VABS Product Description
Packed Red Blood Cells, Canine
Volume: ~120 - 240ml/unit, The volume varying with the Packed Cell Volume of the donor. The exact volume of each bag is indicated on the label.
Description: Packed Red Blood Cells (PRBCs) are obtained by separating the cells from CPD anticoagulated whole blood. Cells are suspended in a solution of OPTISOL, a red cell preservative.
Indications: PRBCs are indicated in the treatment of symptomatic normovolemic anemia of many causes. They are especially useful in situations where volume overload is a concern, and can also be used with other component therapy in whole blood loss.
Storage: PRBCs with OPTISOL may be stored at refrigerator temperatures (1 to 6° C) for up to 42 days. The expiry date is indicated on the label. DO NOT FREEZE. The bags should be stored with a small amount of space between the bag and surrounding structures to allow the bag to “breathe”. It is recommended the units be stored in a refrigerator which is not frequently opened. A thermometer that can be read from outside the refrigerator should be checked twice daily.
Precautions: This product is more likely to induce hypersensitivity reactions than plasma products. As a result, blood typing the recipient and cross matching with donor PRBCs prior to transfusion are strongly recommended. Small volumes of blood have been aliquoted within the line attached to the bag for this purpose. Do not use units containing large clots, those whose contents are chocolate/black color or are exhibiting gross hemolysis. Do not use units which have passed their expiration date.
Administration: **ALL BLOOD PRODUCTS MUST BE ADMINISTERED THROUGH AN APPROPRIATE FILTER** Connect the recipient filter administration set to the unit by spiking one port. Directions for use are on the filter package. Use a Hemo-nate® filter if a small volume (< 60 ml) is being transfused. Gently rock the bag to mix the contents. If needed, 50 – 100 ml of 0.9% saline (ONLY) can be added to the unit to improve ease of administration. DO NOT USE LRS or any Calcium (Ca++) containing fluid in the same IV line as blood products, as the Ca++ may chelate with the citrate in the anticoagulant, allowing blood to clot.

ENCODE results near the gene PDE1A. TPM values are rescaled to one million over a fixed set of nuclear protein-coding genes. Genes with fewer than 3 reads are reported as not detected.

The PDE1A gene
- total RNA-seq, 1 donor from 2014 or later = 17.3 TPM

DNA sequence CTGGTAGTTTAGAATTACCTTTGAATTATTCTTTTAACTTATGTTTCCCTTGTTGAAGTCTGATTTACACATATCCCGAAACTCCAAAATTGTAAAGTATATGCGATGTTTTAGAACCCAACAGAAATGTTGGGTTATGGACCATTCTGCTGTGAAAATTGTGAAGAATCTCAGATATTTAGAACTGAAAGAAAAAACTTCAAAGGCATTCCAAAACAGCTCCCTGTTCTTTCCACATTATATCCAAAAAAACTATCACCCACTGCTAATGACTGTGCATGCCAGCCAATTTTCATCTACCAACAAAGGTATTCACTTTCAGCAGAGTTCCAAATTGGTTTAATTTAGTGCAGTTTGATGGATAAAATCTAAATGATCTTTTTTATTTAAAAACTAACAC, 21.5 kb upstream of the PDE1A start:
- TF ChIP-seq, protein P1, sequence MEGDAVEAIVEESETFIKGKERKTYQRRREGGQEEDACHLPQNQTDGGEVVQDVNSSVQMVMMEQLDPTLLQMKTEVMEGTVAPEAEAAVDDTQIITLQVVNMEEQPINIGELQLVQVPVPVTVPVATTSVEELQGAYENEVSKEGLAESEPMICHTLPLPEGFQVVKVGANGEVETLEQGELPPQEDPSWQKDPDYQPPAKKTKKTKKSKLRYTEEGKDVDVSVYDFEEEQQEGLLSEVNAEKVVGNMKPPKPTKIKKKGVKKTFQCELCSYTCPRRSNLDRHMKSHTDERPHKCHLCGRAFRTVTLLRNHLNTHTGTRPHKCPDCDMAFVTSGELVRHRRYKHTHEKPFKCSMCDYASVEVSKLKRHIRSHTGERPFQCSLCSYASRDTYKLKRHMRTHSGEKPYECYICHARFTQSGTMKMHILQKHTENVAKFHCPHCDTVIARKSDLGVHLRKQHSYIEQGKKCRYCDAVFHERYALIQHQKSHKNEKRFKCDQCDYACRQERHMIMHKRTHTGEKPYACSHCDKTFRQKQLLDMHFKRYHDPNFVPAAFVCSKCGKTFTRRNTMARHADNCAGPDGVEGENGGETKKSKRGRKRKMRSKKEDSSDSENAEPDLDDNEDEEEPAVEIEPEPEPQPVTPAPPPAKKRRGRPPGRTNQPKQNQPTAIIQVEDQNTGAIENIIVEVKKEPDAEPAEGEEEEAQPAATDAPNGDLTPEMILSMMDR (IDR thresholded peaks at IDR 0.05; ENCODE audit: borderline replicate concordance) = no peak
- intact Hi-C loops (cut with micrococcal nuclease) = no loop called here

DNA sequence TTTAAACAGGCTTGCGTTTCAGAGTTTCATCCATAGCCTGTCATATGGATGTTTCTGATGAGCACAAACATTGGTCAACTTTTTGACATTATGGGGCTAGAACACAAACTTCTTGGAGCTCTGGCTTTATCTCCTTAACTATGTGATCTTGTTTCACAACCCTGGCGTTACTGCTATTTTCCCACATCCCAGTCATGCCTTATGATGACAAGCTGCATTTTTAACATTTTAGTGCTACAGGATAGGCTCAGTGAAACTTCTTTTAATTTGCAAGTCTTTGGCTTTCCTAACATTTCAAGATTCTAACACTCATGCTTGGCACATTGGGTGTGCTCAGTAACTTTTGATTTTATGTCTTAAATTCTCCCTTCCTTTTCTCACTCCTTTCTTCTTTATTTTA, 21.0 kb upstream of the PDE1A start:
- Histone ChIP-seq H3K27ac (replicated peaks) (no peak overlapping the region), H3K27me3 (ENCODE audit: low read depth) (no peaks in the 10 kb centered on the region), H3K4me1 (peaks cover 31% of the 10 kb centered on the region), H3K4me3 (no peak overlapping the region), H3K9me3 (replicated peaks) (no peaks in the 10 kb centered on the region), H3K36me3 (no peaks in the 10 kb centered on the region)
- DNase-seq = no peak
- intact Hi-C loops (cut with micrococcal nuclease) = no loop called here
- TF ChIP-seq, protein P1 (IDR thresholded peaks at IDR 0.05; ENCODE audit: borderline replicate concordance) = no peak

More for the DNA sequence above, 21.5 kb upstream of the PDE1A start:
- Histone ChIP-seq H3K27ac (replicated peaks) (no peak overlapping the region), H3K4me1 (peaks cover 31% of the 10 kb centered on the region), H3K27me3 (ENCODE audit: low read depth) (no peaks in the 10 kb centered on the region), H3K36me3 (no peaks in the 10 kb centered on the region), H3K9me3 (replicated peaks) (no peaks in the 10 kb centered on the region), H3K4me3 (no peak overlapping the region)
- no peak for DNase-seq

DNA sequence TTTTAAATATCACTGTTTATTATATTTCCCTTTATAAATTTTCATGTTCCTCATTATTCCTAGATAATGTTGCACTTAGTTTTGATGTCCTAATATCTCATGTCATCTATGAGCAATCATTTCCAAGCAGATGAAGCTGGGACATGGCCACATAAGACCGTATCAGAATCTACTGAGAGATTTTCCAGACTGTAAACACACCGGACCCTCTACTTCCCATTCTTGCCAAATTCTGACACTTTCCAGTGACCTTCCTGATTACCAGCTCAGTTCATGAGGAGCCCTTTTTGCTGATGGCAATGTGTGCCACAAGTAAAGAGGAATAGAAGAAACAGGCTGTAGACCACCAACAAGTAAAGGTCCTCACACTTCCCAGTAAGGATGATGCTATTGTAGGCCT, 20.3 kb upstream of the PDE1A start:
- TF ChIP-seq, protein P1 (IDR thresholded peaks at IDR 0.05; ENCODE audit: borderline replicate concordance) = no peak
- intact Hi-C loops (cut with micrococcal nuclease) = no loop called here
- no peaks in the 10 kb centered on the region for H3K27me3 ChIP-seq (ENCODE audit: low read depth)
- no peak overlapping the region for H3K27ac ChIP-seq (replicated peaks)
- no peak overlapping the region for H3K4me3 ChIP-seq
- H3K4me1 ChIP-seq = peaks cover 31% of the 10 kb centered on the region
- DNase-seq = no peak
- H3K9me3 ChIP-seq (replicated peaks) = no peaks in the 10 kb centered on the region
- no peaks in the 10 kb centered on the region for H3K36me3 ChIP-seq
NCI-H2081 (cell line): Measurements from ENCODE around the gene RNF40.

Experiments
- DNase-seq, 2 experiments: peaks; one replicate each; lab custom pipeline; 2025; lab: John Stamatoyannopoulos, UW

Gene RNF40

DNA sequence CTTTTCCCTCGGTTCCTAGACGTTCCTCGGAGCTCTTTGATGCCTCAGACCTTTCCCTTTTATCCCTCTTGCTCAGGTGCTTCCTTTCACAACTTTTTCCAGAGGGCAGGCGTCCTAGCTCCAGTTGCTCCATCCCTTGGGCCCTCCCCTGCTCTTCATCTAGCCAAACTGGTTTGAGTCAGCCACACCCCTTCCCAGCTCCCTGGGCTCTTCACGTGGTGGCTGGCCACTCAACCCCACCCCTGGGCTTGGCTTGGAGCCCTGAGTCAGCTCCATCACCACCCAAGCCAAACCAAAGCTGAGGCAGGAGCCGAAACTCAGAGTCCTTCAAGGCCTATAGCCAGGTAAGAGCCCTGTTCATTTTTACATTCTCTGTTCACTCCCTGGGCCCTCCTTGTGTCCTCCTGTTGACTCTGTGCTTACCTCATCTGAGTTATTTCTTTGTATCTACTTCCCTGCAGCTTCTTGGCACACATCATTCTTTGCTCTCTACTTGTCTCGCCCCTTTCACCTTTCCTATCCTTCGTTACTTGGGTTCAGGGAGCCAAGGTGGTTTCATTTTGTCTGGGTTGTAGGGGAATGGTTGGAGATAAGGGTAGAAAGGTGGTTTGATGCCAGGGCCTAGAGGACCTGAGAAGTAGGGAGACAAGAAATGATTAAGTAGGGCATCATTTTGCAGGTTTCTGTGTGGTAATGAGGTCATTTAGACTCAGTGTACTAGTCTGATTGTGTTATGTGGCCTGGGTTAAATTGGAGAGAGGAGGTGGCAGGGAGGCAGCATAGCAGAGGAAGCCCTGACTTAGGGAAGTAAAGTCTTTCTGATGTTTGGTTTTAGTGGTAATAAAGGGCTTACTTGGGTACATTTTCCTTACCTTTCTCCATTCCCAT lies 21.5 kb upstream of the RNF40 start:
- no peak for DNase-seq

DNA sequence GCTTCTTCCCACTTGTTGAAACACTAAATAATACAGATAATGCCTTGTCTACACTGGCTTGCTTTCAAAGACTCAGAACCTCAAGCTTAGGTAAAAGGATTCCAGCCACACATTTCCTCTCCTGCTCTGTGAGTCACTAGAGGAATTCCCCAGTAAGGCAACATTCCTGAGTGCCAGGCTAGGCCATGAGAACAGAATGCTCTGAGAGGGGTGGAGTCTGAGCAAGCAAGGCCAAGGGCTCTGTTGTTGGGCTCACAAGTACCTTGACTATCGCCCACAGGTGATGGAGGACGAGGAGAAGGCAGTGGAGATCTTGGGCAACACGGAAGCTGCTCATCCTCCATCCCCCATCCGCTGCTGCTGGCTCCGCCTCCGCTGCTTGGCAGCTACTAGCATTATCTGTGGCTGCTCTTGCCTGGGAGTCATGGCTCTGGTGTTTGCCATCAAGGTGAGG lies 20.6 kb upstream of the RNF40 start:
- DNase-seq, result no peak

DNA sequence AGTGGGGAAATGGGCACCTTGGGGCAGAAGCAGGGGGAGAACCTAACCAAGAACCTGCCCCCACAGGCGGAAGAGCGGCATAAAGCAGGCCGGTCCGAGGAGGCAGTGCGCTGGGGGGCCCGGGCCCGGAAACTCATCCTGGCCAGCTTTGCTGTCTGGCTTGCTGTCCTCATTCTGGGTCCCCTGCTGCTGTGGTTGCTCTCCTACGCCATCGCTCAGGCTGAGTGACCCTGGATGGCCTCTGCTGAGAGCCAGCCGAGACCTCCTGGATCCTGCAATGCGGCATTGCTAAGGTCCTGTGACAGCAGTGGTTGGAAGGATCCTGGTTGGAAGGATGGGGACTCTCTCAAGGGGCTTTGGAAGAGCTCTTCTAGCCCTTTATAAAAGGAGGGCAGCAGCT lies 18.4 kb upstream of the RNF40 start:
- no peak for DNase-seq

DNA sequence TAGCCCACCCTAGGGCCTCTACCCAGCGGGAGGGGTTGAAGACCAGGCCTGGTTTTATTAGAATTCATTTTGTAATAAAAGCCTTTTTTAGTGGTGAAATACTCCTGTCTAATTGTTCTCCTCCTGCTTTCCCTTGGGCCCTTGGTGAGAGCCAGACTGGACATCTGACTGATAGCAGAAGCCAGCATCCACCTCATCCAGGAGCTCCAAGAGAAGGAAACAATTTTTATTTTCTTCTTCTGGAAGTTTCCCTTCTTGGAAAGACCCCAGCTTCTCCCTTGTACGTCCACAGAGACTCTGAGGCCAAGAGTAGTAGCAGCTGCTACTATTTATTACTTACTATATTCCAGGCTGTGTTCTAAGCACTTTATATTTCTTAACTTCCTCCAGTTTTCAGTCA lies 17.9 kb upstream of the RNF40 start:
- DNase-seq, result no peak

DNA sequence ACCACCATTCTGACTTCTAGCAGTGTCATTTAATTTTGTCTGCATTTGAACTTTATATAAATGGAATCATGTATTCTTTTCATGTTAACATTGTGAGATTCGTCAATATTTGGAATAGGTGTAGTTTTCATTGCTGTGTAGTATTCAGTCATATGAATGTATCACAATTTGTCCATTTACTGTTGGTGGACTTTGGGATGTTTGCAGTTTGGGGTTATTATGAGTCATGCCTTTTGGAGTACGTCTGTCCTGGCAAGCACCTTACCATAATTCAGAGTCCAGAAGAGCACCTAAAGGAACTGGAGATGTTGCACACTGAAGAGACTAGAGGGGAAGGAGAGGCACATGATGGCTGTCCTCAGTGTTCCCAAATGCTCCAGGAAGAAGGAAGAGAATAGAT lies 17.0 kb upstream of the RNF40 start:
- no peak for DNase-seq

Rewarming of the entire bag of PRBCs to body temperature is neither necessary nor recommended. Administration of the product may be initiated immediately upon removal from a refrigerated environment if the administration line is run through a warm waterbath (37°) before it reaches the patient. Volume to be administered will be dependent on desired increase in PCV. The percent rise to be expected from 1 unit can be roughly calculated: 1 ml PRBCs per kg of recipient body weight will raise the PCV approximately one percent. (Obviously, this will be affected by hydration status or ongoing RBC loss.) Example: 150 ml PRBCs given to a 10 kg dog should result in ~15% increase in PCV.
Start the transfusion slowly (0.25 ml/kg) for the first 30 minutes while monitoring the patient’s temperature, HR and RR immediately prior to starting the transfusion, and repeat at 15 and 30 minutes. If there is no reaction, the rate can be increased to 5 - 10 ml/kg/hr, monitoring TPR every 30 minutes. In emergent situations much higher rates have been used, up to 22 ml/kg/hr. A suggested maximum dose is 22 ml/kg/day. Transfusion rate and volume administered depend on the clinical condition and volume status of the patient, so no general guidelines will apply to all patients. The veterinarian giving the transfusion must assess each individual recipient closely and base the administration on the patient’s status. The unit should be administered over no MORE than 4 hours (because of risk of bacterial growth in the unit once it is spiked). If the unit is spiked but not warmed (e.g. smaller volume removed for administration) it can be kept refrigerated up to 24 hours.
Adverse reactions: Hypersensitivity reactions may occur during or after the administration of any product containing red blood cells. Patient temperature should be monitored every 30 minutes during the course of the transfusion, as a rise in temperature is often the earliest indicator of a reaction. Other signs may include restlessness, panting, vomiting, facial pruritis, hyperemia, and angioneurotic edema.